Symantec's diet has caused financial indigestion

Acquisition integration problems can by much worse and much more ubiquitous than we know

A reader writes in to ask: "Symantec just reported disappointing results and blamed the Veritas integration as the problem. Is this an isolated event or do these problems happen to everyone in this situation?"

The only time you hear about acquisition integration problems is when a company misses Wall St. expectations (see "Symantec warns of faltering storage sales"). To some degree, it can be a catch all as far as excuses go, but I think that most of the time the issues are much worse and much more ubiquitous than we know.

First, let's look at the basics. One company acquires another company for only a few reasons: they need a product or technology to complete or enhance their offerings into their existing customer base; they buy a company that extends the customer base; or they buy a company as a financial investment designed to diversify their overall portfolio. There are always other motivations (i.e., greed, stupidity, arrogance, nepotism, etc.), but these cover the bulk of the legitimate ones.

The second consideration is whether the acquirer is smaller than the buyer (typically) or about the same size. Sometimes it even happens when the one bought is bigger, but that only happens when something is very, very wrong.

The third consideration is whether to integrate the acquisition, or to leave it alone. You integrate the company you buys when they either have some products or technology you want. Now that you own the technology, you probably want the engineers who create and support it, but you can probably get rid of most of the other folks as they are redundant, thus lowering the real costs of the acquisition. You might pick up some talent at various levels along the way, but to integrate them means you are looking to get rid of redundancies and create economies of scale for the business you now own. If business A buys business B because business B has a great product and US$50 million in sales, business A, which has US$500 million in sales, can probably buy things cheaper, make them cheaper, distribute them cheaper, and so on. This makes business B more profitable and then business A fires the overlapped folks from the overlapped departments to make it even more so.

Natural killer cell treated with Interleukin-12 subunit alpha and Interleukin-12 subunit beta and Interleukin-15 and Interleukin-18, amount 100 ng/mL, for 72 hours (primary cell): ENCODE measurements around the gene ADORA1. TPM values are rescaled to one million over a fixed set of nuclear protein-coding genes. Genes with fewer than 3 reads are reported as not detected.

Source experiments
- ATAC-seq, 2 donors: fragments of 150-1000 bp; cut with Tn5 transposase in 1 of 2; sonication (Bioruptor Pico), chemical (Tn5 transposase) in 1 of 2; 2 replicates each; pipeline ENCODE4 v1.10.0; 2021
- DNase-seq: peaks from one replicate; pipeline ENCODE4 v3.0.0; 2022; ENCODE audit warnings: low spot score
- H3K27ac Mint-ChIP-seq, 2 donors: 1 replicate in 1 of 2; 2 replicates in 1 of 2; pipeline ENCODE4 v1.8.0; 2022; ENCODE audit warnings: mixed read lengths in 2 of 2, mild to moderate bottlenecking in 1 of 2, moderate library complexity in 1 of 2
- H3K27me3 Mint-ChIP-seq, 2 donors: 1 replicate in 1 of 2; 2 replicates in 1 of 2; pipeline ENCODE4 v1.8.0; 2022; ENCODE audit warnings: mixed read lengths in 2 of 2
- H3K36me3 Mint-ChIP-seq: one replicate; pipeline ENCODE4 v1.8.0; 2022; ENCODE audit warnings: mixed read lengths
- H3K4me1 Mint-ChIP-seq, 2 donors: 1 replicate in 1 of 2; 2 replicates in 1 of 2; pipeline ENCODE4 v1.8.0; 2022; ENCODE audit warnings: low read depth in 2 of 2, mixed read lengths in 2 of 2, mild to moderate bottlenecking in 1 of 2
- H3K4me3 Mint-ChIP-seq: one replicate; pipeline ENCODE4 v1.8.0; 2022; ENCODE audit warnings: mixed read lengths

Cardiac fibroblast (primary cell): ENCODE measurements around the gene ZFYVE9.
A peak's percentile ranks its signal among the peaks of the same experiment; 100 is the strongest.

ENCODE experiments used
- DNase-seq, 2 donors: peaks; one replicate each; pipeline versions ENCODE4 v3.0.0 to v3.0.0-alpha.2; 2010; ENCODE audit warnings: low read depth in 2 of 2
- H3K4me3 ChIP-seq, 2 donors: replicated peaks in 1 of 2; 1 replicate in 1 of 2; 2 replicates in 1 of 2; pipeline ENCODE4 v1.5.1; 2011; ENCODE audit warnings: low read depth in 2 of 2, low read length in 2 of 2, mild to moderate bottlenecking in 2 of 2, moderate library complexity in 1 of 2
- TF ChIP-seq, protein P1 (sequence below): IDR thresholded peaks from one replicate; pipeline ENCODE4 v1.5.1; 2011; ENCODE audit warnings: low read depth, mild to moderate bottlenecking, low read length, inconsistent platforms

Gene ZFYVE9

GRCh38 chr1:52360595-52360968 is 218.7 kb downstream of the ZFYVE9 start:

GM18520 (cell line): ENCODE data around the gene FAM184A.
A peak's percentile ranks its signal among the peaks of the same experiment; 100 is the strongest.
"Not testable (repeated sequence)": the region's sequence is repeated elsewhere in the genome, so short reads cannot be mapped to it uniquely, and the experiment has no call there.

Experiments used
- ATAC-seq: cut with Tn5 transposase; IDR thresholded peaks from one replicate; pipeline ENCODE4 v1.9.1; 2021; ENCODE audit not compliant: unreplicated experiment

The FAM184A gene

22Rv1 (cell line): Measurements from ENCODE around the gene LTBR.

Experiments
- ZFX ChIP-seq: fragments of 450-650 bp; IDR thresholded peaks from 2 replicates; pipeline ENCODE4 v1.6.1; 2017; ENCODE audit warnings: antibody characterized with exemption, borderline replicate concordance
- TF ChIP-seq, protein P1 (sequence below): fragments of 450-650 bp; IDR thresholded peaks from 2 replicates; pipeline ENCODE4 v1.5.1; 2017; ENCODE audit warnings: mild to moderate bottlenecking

If you elect to leave it alone, you try to pass on as much of the savings you can letting business B leverage your size with finance, suppliers and distribution, but you tend to keep most of the folks and let the company run as a semi-independent. You get less economies of scale, but you tend to screw it up less if it was ok to begin with.

You can't buy someone almost as big as you and get away with leaving it alone. You have to integrate it or Wall St. will fry you. If one plus one equals two instead of three, then what was the point in the first place? Only giant holding companies can get away with buying smaller operating companies and letting them run on their own. Warren Buffet's Berkshire Hathaway is one such player. The companies that are purchased and left alone live and die on their own, with leverage from daddy. Those that are integrated cause the lions share of problems in the digestive tract.

Veritas had to be integrated by Symantec; it was a merger of equals essentially. There was no point in paying a premium to own Veritas unless you could take all the revenue and lose a bunch of costs. The devil, alas, is in the details. Symantec spoke about having problems integrating ERP systems (see "Piracy ring hits Symantec, slows Veritas license rollout"). Imagine, two software companies having trouble integrating software systems -- maybe God is getting even. It would be like two GPS companies merging and blaming a blown quarter on everyone getting lost going to work, or two of the Big 5 joining up and having to restate earnings due to accounting irregularities.

Devouring a company is never easy, even under the best of circumstances -- cultures clash, human nature and ego's interfere, and politics are played. The trick is to keep the good and clean away from the bad, and that's not so easy. EMC has acquired a thousand companies, or so it seems, but it hasn't fired a whole heck of a lot of folks, which means they are keeping them, paying them, and not necessarily getting any incremental leverage from them (see "Layoffs loom at EMC"). VMware is a resounding success - that was kept separate. Documentum, RSA and Legato were huge deals, and it is not easy to see from the outside if these deals will be home runs or bombs. FilePool was a technology buy that turned into Centera, and that's a billion dollar business now. With all the acquired cultures running around EMC these days I can't tell if it reminds me of the U.N. or the bar scene from Star Wars.

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